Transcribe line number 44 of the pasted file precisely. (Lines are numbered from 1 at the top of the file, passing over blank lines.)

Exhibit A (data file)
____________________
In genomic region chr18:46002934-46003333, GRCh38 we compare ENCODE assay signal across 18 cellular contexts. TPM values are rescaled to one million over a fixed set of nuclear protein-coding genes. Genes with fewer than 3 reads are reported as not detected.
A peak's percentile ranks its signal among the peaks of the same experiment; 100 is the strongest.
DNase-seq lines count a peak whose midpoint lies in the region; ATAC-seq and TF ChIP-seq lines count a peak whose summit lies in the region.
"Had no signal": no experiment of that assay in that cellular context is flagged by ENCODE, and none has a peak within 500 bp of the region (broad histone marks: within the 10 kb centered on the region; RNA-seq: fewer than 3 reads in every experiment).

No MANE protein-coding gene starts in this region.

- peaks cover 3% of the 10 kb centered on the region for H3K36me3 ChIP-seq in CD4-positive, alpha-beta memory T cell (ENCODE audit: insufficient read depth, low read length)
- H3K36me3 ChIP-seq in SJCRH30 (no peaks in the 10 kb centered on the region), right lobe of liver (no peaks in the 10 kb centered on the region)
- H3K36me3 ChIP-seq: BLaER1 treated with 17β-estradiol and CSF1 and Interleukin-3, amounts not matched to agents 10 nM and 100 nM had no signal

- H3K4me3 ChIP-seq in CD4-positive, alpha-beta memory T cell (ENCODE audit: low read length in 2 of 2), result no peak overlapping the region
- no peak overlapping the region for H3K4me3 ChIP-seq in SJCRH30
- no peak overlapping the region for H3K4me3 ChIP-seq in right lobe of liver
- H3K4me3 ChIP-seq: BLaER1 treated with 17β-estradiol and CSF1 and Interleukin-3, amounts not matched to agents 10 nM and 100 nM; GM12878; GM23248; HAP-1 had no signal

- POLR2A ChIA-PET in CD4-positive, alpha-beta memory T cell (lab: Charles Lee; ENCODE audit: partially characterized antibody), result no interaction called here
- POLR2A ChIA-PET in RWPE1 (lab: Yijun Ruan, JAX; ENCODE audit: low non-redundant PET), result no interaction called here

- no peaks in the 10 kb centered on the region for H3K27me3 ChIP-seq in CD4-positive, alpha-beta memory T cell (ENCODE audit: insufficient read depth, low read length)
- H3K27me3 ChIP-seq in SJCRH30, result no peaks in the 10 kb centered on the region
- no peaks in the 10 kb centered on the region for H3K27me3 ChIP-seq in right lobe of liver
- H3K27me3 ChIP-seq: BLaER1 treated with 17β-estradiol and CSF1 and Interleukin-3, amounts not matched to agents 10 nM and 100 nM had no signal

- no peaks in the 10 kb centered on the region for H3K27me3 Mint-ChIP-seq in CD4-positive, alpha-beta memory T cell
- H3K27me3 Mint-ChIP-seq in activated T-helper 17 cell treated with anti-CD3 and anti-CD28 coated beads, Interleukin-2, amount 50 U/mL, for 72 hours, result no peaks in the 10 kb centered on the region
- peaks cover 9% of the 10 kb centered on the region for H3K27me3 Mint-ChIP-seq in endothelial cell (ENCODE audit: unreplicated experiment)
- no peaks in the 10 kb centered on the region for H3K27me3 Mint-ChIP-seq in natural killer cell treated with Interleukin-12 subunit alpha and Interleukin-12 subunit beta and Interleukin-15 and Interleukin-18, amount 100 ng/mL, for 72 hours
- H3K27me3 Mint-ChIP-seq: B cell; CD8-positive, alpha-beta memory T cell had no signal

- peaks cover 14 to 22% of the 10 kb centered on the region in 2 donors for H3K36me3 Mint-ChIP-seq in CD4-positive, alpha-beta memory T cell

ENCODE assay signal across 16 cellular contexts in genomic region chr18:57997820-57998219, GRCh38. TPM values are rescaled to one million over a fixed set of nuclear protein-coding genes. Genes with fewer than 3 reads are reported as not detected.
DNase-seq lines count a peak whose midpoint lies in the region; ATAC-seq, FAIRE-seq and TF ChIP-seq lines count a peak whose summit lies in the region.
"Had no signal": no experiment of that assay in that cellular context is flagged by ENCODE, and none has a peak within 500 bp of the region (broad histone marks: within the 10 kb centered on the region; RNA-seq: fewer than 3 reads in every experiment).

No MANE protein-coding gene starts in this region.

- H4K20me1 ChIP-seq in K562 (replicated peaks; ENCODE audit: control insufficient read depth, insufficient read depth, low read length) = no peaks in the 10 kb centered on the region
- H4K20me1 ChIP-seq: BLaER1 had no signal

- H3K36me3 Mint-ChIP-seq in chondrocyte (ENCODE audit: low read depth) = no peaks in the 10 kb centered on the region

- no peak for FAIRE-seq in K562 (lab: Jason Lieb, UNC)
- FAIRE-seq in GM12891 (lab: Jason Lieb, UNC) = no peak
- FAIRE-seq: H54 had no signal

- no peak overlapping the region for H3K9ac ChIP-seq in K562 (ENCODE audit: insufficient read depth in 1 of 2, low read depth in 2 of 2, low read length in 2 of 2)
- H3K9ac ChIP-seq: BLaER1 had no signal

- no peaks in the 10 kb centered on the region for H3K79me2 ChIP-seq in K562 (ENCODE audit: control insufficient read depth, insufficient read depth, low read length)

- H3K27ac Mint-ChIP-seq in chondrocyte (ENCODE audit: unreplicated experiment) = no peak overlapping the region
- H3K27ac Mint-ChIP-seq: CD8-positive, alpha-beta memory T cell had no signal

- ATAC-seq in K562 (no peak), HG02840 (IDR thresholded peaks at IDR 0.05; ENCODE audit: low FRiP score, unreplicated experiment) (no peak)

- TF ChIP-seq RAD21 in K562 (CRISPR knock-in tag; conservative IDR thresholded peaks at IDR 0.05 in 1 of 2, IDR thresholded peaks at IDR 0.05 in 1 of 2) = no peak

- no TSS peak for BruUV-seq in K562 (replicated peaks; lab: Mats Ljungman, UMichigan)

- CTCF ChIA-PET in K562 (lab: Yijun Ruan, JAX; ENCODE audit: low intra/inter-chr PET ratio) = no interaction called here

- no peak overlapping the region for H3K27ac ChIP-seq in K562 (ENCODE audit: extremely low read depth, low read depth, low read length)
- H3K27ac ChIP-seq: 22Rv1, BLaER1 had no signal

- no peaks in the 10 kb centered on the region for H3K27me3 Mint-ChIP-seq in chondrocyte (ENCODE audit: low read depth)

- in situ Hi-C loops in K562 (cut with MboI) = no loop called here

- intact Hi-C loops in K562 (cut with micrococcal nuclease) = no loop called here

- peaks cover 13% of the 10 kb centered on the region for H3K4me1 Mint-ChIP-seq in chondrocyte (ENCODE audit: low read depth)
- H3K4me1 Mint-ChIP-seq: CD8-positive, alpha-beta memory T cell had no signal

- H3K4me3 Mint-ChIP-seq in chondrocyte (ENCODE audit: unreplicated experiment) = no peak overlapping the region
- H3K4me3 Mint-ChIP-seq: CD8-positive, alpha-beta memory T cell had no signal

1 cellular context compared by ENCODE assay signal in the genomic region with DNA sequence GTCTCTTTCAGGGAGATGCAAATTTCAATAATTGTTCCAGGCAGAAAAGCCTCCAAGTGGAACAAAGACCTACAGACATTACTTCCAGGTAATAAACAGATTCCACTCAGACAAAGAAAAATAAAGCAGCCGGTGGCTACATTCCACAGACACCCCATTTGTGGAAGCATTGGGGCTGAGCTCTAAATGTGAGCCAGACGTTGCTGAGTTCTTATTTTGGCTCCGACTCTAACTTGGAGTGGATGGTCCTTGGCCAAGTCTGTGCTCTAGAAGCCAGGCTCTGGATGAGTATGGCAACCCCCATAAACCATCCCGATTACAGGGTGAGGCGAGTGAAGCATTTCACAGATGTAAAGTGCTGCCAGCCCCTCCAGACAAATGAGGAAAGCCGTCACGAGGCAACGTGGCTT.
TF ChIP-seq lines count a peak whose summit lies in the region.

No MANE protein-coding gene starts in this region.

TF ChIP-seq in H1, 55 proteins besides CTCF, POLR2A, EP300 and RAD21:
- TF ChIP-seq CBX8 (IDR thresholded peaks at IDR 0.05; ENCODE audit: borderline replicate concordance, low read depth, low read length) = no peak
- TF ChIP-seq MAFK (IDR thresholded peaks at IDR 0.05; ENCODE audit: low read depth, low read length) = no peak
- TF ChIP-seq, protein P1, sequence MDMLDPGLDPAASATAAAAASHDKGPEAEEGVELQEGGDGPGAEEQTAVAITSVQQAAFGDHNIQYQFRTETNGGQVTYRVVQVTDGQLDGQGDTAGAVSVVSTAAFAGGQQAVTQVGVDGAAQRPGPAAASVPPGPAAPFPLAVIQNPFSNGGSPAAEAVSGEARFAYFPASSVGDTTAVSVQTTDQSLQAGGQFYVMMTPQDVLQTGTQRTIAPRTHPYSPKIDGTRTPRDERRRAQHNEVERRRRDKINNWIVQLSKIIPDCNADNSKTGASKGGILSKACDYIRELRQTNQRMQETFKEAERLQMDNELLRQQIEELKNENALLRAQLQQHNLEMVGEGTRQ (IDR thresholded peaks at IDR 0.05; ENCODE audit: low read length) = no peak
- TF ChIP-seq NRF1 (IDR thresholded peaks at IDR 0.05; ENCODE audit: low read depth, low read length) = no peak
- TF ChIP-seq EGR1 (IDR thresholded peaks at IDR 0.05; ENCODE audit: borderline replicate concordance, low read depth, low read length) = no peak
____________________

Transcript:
- no peak overlapping the region for H3K27ac ChIP-seq in K562 (ENCODE audit: extremely low read depth, low read depth, low read length)